The new Christmas will overshadow the oh-so-sappy Valentine's Day and the all-too-awkward "Presidents Day." (Blend two birthdays and then shut down the mail? Is that any way to honor our most heroic leaders?)
Well Megyn, clearly we liberals have a different sense of humor than you conservatives. We find nothing funny about a white, blond Fox News anchor staring into a camera and unequivocally asserting to black children that Jesus and Santa Claus are white. The "humor" is lost on us.
The Kinsey Sicks, America's Favorite Dragapella Beautyshop Quartet, were so impressed by Megyn Kelly's thoughtful comments on Santa, race and the war on Christmas that they decided to send the Fox News anchor this loving musical response: "I'm Dreaming of a White Santa."
The problem is that this marks the latest iteration of a concerted campaign to turn the closest thing Roman-occupied Palestine had to Che Guevara into a banal, white, suburbanite.
A white God is the poison pill buried in the creamy cannoli of Christianity. God is white. Man is made in God's image; and thus white men are Godly. The rest of us are those over whom God's reflections (white men) rightly hold dominion.
I hate to break this to ya Megyn, because clearly your love of the Kringlemeister runs deep, but Santa Claus is not real. He's a figment of our imagination and fantasy. Therefore, he can be whatever the heck we want him to be. Even a penguin.
So what was Megyn Kelly doing in her rebuttal of Aisha Harris? She was stirring up animosity among older white people that someone would dare challenge white Santa. Kelly even went a step farther: she threw Jesus into the mix. Let's not touch white Jesus.
Eschewing insurance in favor of joining "a nationwide network of Christians who save money by sharing each other's medical bills" may not bring on the wrath of the the IRS -- but there could be punishing bills from medical providers.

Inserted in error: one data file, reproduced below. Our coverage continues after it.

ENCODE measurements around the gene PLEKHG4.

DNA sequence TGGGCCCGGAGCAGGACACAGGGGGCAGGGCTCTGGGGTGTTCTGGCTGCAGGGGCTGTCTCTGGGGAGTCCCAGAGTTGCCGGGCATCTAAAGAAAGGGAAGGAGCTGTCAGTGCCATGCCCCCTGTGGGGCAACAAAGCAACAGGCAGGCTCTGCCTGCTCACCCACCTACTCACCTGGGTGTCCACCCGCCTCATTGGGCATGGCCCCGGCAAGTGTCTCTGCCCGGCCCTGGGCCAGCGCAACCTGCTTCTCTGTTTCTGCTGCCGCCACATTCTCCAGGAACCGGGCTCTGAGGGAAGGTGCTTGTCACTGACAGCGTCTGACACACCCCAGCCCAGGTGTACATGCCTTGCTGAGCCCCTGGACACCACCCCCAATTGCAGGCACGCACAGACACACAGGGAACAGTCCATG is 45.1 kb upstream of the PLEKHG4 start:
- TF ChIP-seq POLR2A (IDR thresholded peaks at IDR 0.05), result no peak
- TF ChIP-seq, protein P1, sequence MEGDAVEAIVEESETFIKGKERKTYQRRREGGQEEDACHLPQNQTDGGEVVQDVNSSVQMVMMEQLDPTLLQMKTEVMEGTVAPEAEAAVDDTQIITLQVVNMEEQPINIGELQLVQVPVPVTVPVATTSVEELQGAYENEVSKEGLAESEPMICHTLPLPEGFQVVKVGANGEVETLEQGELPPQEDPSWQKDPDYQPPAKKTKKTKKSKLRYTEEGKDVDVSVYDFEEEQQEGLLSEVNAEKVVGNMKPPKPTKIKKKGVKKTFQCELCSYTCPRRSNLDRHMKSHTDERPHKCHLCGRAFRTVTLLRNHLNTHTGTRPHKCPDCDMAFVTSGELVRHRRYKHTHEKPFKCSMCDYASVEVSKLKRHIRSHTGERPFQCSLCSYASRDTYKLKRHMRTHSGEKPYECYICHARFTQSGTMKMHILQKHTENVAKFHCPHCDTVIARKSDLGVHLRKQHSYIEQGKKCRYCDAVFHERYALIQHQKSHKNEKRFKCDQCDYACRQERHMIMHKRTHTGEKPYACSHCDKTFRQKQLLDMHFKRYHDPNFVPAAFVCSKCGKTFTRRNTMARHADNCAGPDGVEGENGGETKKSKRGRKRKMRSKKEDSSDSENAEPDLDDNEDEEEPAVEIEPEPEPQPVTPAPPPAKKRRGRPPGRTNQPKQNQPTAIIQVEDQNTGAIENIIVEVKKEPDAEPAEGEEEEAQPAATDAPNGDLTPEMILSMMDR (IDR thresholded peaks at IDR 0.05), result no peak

While Venker's views are certainly consistent with an ideology accepted 60 years ago, her views fail to acknowledge major structural changes that occurred over the past 60 years in the United States.
Fox published a story entitled "The Perfect Man Exists -- On Video," in which it suggests the DVDs -- or VHS tapes for just $9.98 -- might actually be the next "logical step for frustrated singles seeking love and coming up empty."
Both Kelly and Harris also remind us, if inadvertently and in their own unique ways, that we all want the same things: heroes, real or imagined, with whom we can identify. The real issue is figuring out, and dare I say, expanding, with whom we can identify.
The faster the internet goes, the faster misinformation can be spread. My anecdotal perspective is that we were at warp speed several years ago. Now what?
In Santorum's book, affordable health care is as much an injustice as apartheid, the systematic dehumanization of 85 percent of South Africa's population that existed until Mandela and others brought it to an end.
Rather than giving because it's the right thing to do, these charities give aid in exchange for religious conversion.
In yet another dramatic revelation flowing out of whistleblower Edward Snowden, a journalism textbook from 1983 has been sent to several large media outlets, including the Washington Post, New York Times and the trailer park where Fox News is thought to originate.